Warmongering Hebrew University tries to muzzle Palestinian students


A protest against attempts Israel’s attempts to encourage military recruitment among Palestinian Christians was held in the Hebrew University during May.

Back in 1969, the civil rights activist Angela Davis complained of how third-level education was being hijacked.

Research grants were being awarded by the US government to “force the scholar to develop more efficient means, for example, of furthering the war in Vietnam.”

Speaking at the University of California, Los Angeles, Davis said: “The university has become political in a very overt sense. It has become political as far as politics are defined by the controlling political apparatus in this country.”

Her comments could be applied to Israeli academic institutions today. On Monday this week, the giant US weapons-maker Lockheed Martin announced that it had signed a cooperation agreement with Yissum Research and Development Company. Yissum is a “technology transfer” firm belonging to the Hebrew University of Jerusalem.

The deal could lead to “more efficient means” of killing Palestinians. It also enables the privatization of knowledge.

Lockheed will reportedly be able to enjoy monopoly “rights” over any innovations realized by this partnership. Scientists working for a nominally public university are, therefore, being required to serve the interests of an American corporation that is a key supplier of weapons to the Israeli military.

While the university is happy to do business with a firm profiting from massacres — such as those in Gaza during the summer — it has displayed a hostile attitude to some of its own students.


On 28 September, twelve of its Palestinian students received threatening letters — just before a new academic year began. The students were informed that they may be brought before a disciplinary board because they had organized demonstrations on campus, without having permission to do so from the university authorities.

The Hebrew University has seen a number of demonstrations this year — including protests against attempts to convince Palestinian Christians they should enroll in the Israeli military and rallies in solidarity with Palestinian prisoners undertaking a hunger strike in Israeli jails.

Severe restrictions

Why should students need permission to protest? Aren’t universities supposed to protect freedom of expression?

Israeli universities have an “activities charter regulating such matters as protests, public meetings and the distribution of flyers and posters.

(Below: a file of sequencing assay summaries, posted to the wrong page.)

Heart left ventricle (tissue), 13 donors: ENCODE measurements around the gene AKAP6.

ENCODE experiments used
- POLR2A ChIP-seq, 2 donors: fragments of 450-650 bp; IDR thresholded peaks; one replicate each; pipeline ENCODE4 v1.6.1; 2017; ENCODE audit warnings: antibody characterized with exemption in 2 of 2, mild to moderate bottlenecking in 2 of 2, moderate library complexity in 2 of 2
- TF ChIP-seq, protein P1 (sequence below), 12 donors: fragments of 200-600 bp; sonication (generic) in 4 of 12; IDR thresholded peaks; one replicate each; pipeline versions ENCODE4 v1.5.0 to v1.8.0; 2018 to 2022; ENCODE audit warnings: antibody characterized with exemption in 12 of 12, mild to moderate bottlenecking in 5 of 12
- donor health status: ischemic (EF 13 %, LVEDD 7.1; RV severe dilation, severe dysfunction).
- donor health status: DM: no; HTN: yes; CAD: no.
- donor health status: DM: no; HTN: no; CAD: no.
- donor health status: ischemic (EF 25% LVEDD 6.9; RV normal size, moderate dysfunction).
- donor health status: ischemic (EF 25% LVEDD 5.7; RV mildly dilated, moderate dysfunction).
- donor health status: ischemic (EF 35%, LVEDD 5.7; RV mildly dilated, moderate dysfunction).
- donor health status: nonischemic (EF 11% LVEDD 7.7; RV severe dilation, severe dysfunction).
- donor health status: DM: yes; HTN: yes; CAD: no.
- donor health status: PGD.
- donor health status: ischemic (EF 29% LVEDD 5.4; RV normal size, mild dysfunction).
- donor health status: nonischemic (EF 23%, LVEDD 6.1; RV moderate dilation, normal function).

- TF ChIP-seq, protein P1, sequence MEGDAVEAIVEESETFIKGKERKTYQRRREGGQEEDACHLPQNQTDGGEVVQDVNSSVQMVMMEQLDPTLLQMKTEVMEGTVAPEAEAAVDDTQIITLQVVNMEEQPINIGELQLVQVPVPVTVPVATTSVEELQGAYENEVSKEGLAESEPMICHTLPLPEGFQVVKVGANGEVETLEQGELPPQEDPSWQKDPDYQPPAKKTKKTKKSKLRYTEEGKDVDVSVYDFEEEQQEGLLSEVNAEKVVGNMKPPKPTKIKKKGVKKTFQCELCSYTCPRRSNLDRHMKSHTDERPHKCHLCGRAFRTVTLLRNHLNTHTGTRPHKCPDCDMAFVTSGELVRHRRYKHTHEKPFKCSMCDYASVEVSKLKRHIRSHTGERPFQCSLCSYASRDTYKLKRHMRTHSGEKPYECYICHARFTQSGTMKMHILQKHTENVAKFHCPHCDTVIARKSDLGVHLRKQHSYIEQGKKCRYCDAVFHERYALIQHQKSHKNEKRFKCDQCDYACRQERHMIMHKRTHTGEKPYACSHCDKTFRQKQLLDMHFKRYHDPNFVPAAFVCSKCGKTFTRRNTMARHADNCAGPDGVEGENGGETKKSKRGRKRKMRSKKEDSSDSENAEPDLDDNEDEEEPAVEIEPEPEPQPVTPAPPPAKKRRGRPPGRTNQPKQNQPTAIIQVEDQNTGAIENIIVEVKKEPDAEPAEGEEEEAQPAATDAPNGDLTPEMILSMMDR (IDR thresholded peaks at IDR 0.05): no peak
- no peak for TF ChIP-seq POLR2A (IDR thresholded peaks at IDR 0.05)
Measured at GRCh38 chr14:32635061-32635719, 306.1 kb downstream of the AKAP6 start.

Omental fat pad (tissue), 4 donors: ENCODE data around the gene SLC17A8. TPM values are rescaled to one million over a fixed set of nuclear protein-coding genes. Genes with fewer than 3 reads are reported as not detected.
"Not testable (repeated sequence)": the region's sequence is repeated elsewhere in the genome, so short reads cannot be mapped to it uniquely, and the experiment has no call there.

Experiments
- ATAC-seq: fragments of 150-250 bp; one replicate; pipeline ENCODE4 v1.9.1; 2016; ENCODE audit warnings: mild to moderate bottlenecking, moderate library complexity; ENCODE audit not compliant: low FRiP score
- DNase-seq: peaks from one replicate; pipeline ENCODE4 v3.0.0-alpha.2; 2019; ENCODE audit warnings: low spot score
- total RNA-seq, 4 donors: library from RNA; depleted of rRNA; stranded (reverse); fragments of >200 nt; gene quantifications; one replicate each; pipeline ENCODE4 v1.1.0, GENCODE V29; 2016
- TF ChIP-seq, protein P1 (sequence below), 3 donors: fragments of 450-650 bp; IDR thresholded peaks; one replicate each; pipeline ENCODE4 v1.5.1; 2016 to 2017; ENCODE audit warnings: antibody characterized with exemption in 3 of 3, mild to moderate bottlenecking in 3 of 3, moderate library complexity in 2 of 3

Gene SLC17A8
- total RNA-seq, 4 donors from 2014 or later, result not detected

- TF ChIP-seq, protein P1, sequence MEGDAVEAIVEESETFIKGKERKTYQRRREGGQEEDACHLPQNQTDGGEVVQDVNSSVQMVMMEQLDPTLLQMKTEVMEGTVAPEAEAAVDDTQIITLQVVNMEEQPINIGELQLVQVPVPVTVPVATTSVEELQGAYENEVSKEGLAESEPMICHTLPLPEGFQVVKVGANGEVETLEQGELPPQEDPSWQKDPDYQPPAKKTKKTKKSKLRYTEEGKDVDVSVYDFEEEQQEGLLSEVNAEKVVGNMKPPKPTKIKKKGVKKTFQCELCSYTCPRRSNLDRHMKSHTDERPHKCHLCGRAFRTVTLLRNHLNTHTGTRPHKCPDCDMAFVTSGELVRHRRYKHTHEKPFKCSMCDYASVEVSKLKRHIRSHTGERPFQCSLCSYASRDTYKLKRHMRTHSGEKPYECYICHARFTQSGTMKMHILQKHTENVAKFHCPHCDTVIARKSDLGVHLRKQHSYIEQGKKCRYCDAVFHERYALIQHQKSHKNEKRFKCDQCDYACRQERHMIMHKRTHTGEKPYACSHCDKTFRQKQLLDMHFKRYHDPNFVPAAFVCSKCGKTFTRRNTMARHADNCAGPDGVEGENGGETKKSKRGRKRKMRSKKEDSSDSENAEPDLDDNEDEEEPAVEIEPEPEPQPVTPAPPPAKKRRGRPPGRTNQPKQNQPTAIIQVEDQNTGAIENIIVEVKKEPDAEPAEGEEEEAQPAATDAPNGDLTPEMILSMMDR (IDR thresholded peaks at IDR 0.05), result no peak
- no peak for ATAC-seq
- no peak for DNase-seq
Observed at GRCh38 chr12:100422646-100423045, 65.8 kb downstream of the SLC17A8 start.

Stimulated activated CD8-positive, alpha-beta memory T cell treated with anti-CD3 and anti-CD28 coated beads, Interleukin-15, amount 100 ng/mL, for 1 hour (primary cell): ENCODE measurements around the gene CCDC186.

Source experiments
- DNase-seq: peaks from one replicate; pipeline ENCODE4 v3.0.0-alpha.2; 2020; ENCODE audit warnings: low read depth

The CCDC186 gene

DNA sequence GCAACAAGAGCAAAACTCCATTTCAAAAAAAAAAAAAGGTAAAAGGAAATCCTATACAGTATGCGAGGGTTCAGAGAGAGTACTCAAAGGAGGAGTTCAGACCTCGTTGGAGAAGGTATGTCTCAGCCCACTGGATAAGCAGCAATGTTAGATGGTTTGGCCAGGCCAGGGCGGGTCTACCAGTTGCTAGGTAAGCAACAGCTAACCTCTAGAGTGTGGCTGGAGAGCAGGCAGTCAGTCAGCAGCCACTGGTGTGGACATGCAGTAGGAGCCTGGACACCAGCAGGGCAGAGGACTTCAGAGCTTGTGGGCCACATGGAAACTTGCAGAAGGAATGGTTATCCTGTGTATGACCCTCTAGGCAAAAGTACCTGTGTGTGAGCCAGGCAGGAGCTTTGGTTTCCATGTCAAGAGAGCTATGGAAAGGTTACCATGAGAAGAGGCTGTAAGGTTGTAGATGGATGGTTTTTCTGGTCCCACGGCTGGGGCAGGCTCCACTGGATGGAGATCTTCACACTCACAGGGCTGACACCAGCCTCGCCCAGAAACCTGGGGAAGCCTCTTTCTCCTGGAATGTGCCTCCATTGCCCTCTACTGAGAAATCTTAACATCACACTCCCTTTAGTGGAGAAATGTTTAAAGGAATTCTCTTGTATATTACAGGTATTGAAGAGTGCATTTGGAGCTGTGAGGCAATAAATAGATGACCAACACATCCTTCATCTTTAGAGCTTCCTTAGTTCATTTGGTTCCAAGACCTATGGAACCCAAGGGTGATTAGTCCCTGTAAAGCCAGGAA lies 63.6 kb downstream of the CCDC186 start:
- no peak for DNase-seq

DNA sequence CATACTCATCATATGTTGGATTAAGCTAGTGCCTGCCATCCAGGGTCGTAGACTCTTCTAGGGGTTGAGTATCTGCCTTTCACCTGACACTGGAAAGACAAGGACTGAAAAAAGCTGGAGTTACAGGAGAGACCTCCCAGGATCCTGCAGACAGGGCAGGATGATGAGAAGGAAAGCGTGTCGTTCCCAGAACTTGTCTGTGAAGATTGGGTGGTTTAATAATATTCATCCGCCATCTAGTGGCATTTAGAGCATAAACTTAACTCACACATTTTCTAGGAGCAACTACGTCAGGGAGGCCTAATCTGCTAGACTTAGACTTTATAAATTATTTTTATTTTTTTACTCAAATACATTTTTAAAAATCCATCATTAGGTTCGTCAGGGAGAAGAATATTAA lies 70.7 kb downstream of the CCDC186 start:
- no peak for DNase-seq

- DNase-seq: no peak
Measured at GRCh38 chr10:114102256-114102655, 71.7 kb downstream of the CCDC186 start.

The twelve students at the Hebrew University are accused of violating this charter. Yet it would be extremely difficult — perhaps even impossible — for any student in present-day Israel to respect the charter if he or she wished to protest against Israel’s systematic denial of Palestinian rights.

The charter places severe restrictions on any activities that have not been organized by the National Union of Israeli Students, a distinctly Zionist organization.

Whenever students are punished for violating the charter, they are almost always Palestinian students. Zionist political parties and organizations are much less likely to be have their activities placed under surveillance by the academic authorities.

It is by no means the first time that Palestinian students at the Hebrew University have been threatened in this way.

In 2012, a group of activists was summoned to appear before the university’s disciplinary board for holding a screening of the film Jenin, Jenin, attended by its director Muhammad Bakri. The students were fined on the grounds that the university considered the movie to be based on “lies and slander.”

Spreading fear

Similar incidents of repression have occurred in other Israeli universities.

The Academic Watch Project, which monitors the discrimination faced by Palestinian students in Israel, has analyzed all political cases heard by the disciplinary board in Haifa University between 2007 and 2012. We found that no Zionist or right-wing Jewish Israeli student was called before the board in that period.

That was despite the way Jewish Israeli students at Haifa University had organized many activities without first being given the green light by the academic authorities.

Tamer Massalha, a lawyer who has represented students called to disciplinary boards, has come to similar conclusions. He has reported that 80 percent of all disciplinary cases at Haifa University have been opened against Palestinian students. Yet Palestinians comprise just 25 percent of all students in that university.

Massalha has argued that the main purpose of disciplinary boards is to create fear among Palestinian students and to dissuade them from getting involved in political activities.

Ever since Israel’s universities were established, Palestinian students enrolled in them have been denied the same rights as Jewish Israelis. Disciplinary boards have been used as a means of control and suppression of Palestinian students.

The threats against the twelve students at the Hebrew University are not in the least surprising. Nor is the determination of the students to continue speaking out.

As the group said in a statement: “We will not be silenced and we will not allow the university to suppress us. We will expose the university for its racism.”

Yara Sa’di is a postgraduate student and activist from Haifa. She has undertaken research for the Academic Watch Project.